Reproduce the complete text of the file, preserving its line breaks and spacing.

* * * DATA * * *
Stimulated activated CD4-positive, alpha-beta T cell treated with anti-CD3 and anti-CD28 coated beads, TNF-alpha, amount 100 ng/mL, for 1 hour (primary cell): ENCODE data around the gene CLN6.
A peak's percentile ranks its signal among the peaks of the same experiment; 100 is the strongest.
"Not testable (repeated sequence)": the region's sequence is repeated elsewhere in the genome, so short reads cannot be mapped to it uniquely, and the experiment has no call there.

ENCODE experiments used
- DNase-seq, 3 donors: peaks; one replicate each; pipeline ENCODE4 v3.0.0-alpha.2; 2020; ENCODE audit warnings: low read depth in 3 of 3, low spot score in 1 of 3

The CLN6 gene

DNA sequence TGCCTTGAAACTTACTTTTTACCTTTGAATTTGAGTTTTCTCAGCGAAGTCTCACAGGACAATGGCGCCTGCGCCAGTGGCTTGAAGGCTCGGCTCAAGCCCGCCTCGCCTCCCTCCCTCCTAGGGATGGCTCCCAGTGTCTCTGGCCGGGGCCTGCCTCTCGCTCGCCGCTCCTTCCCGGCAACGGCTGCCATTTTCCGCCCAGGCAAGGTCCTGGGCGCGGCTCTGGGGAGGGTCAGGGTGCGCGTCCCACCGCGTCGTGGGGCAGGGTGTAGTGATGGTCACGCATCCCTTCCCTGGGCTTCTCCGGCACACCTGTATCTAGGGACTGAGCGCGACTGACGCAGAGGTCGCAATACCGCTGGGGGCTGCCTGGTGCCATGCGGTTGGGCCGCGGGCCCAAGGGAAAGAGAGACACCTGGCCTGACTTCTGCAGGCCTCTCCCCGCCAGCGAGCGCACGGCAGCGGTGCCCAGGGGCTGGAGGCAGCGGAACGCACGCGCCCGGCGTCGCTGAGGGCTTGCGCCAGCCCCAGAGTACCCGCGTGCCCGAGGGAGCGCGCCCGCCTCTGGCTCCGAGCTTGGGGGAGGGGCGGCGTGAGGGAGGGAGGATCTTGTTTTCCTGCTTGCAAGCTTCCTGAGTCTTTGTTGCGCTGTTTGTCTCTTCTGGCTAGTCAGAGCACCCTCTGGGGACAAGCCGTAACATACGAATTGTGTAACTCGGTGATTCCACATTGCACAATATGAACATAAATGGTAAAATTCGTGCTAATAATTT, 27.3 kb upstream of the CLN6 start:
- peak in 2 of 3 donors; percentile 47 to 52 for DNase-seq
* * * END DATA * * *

Stimulated activated CD4-positive, alpha-beta T cell treated with anti-CD3 and anti-CD28 coated beads, TNF-alpha, amount 100 ng/mL, for 1 hour (primary cell): ENCODE data around the gene CLN6.
A peak's percentile ranks its signal among the peaks of the same experiment; 100 is the strongest.
"Not testable (repeated sequence)": the region's sequence is repeated elsewhere in the genome, so short reads cannot be mapped to it uniquely, and the experiment has no call there.

ENCODE experiments used
- DNase-seq, 3 donors: peaks; one replicate each; pipeline ENCODE4 v3.0.0-alpha.2; 2020; ENCODE audit warnings: low read depth in 3 of 3, low spot score in 1 of 3

The CLN6 gene

DNA sequence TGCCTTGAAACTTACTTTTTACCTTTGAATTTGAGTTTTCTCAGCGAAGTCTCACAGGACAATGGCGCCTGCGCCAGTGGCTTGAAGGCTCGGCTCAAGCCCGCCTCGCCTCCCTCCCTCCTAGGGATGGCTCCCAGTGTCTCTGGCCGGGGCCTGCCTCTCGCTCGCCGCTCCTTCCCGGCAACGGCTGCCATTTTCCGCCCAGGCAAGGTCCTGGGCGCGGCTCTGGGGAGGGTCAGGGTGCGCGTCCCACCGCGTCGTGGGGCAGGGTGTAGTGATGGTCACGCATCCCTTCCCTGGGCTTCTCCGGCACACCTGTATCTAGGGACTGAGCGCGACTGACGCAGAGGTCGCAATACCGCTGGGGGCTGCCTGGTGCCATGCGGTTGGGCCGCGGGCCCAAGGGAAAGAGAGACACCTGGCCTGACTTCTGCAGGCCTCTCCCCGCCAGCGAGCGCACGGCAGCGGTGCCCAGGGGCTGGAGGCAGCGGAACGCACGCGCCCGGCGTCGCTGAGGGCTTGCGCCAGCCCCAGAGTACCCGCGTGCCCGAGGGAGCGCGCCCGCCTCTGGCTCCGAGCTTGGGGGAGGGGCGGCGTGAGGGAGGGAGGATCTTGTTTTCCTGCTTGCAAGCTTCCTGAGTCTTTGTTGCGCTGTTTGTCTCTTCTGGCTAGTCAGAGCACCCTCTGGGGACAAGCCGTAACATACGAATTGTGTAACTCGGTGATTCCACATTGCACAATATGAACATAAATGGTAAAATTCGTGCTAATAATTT, 27.3 kb upstream of the CLN6 start:
- peak in 2 of 3 donors; percentile 47 to 52 for DNase-seq